In summary, in this postdoctoral fellowship, the objective is to generate a multi-model ensemble of LES and to use this dataset to build an emulator from which tracer concentration statistics and a map indicating the probability to exceed a certain threshold could be retrieved. This project is considered as very innovative in the sense that it combines high-fidelity CFD simulations and machine learning approaches for a high-dimensional problem (large computational domain, long computational time). This is therefore a scientific computing challenge to answer industrial safety issues. The future postdoctoral fellow will benefit from CERFACS’ strong expertise (in CFD, atmospheric flow modeling and machine learning under uncertainty) to make progress in this project.

It is worth mentioning that a first ensemble of simulations was carried out using YALES2 (see Figure 1) and that a preliminary sensitivity analysis was carried out to compute tracer concentration sensitivity to the wind velocity magnitude and direction specified as boundary conditions using a gaussian process emulator (see Figure 2). This preliminary work demonstrated the feasibility of building emulators suitable for environmental LES. Here the key idea is to extend this sensitivity analysis to a multi-model ensemble and to analyze the contributions of each LES code. The strategy developed by the postdoctorate fellow could then be applied to the urban case and to the airport case developed in parallel by the PPM project partners (CNRM, ONERA, CEREA).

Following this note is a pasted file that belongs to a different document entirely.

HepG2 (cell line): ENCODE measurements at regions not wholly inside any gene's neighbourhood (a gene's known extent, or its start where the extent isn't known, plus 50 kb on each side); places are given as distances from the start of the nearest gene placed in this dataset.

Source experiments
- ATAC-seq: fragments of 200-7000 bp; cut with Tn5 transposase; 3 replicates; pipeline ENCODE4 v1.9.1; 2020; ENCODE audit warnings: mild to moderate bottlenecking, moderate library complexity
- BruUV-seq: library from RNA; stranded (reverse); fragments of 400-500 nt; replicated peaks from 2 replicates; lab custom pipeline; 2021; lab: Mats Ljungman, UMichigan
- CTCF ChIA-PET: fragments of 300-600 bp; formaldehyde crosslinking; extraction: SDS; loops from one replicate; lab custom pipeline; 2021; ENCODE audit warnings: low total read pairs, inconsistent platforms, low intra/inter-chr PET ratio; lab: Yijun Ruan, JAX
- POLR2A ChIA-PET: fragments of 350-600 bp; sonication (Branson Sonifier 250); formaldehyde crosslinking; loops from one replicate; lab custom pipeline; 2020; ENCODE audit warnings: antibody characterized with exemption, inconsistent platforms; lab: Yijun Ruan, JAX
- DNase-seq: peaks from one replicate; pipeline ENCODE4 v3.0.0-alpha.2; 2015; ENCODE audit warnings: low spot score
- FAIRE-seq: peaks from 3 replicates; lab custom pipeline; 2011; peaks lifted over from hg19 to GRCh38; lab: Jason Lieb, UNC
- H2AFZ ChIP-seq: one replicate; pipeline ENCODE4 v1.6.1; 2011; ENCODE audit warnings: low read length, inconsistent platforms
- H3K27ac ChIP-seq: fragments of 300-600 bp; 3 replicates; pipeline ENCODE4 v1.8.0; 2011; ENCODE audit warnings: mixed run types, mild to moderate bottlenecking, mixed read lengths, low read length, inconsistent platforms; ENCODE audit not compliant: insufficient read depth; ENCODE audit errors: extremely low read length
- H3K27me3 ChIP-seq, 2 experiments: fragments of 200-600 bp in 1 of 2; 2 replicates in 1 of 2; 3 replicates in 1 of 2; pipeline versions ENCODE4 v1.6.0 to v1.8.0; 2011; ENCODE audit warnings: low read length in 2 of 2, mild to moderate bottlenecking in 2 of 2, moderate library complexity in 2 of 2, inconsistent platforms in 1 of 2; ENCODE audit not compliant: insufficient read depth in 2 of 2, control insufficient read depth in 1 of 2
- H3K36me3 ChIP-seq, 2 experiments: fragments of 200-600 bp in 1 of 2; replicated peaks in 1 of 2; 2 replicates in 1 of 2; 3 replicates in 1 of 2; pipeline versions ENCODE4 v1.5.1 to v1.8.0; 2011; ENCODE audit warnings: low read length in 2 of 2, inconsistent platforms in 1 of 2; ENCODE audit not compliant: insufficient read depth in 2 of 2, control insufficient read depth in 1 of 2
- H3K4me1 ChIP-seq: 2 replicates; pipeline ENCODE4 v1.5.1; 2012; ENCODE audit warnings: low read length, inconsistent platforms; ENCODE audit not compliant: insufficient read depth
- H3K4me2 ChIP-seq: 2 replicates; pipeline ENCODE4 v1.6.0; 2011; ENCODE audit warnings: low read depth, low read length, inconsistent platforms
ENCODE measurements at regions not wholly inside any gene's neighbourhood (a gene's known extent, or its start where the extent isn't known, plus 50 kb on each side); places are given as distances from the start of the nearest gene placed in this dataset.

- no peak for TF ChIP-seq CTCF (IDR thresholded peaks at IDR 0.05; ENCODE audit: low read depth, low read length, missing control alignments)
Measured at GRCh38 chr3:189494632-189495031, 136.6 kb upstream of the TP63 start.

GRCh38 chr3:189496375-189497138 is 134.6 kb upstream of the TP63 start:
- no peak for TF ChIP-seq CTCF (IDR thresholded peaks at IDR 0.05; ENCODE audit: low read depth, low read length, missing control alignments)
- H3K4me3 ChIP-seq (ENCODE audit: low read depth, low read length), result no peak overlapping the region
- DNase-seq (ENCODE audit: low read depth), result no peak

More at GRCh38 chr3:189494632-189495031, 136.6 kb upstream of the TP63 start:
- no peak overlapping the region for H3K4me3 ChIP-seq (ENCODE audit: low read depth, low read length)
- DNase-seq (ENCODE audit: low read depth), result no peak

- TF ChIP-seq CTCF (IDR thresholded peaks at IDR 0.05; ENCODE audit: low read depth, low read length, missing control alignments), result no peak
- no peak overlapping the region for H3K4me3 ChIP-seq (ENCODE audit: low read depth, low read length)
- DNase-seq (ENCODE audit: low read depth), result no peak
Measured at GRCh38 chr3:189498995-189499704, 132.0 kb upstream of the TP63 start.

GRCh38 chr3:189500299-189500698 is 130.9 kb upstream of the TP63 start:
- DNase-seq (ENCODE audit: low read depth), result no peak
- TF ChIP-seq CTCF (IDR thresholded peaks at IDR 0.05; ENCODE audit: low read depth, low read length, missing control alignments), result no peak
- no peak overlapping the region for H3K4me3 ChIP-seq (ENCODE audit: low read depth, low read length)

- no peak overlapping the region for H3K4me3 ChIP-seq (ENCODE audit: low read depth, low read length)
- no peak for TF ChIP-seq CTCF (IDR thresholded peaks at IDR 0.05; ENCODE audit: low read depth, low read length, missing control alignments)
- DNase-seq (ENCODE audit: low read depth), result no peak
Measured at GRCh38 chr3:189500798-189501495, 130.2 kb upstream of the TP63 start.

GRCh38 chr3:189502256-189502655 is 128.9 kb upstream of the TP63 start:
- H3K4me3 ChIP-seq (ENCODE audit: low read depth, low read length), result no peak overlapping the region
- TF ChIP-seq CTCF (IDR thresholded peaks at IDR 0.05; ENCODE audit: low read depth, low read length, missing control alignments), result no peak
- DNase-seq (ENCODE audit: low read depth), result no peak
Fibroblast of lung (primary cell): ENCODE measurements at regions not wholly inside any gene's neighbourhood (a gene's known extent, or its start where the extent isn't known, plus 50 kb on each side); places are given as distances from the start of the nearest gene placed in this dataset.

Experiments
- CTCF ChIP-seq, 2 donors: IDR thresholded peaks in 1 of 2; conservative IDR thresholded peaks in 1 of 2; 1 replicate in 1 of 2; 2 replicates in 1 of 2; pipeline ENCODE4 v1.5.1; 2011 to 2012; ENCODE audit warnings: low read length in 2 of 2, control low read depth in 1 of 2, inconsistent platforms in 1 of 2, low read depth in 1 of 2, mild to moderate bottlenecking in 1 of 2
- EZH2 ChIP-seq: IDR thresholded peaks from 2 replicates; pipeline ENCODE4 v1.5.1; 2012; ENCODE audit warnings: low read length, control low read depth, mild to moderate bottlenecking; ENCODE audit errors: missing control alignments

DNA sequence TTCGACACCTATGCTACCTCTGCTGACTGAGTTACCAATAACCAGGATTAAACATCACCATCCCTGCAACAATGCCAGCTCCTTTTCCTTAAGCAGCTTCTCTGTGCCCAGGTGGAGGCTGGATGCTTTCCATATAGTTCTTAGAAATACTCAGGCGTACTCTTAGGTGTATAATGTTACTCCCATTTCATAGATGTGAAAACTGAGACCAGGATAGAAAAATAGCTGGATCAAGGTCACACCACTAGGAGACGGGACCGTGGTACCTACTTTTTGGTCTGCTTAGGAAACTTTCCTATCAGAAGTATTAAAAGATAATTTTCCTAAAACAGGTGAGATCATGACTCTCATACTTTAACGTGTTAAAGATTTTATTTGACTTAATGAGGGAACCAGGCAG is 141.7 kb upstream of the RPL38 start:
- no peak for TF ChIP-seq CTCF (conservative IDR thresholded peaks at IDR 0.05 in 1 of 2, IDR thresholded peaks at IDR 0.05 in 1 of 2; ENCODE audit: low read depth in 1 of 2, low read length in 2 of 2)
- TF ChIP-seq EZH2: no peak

Figure 1 – Mean tracer concentration (ppm) field at height z = 1,6 m obtain from YALES2 LES and comparison to sensor data (symbols).

Figure 2 – Tracer concentration (ppm) at a given point simulated by a Gaussian Process emulator built using a training set made of 30 YALES2 LES (symbols) for varying wind boundary conditions.


The candidate should have a strong experience in computational fluid dynamics (LES and/or atmospheric flow modeling) and/or machine learning. A good team spirit and initiatives are highly recommended to ensure the success of this emerging project. Contributions to ongoing research project and to new project elaborations are also expected.

The candidate will be hired by IRT Saint-Exupéry, but the job will take place at CERFACS (Météo-France campus, 42 Avenue Gaspard Coriolis, Toulouse) within the framework of the PPM project.

The required skills are the following:

  • scientific skills
  • organizational competence (reactivity, autonomy, rigor)
  • communication skills (publications, oral presentations, training)
  • fluency in English (writing/speaking)
  • computer science skills required by the project (Linux, Fortran, Python, MPI/high performance computing …)
  • collaboration with CERFACS and externally with code software teams
  • collaboration with PPM project partners (CNRM, ONERA, CEREA).


Application: To apply, send a curriculum vitae and an application letter to the following researchers: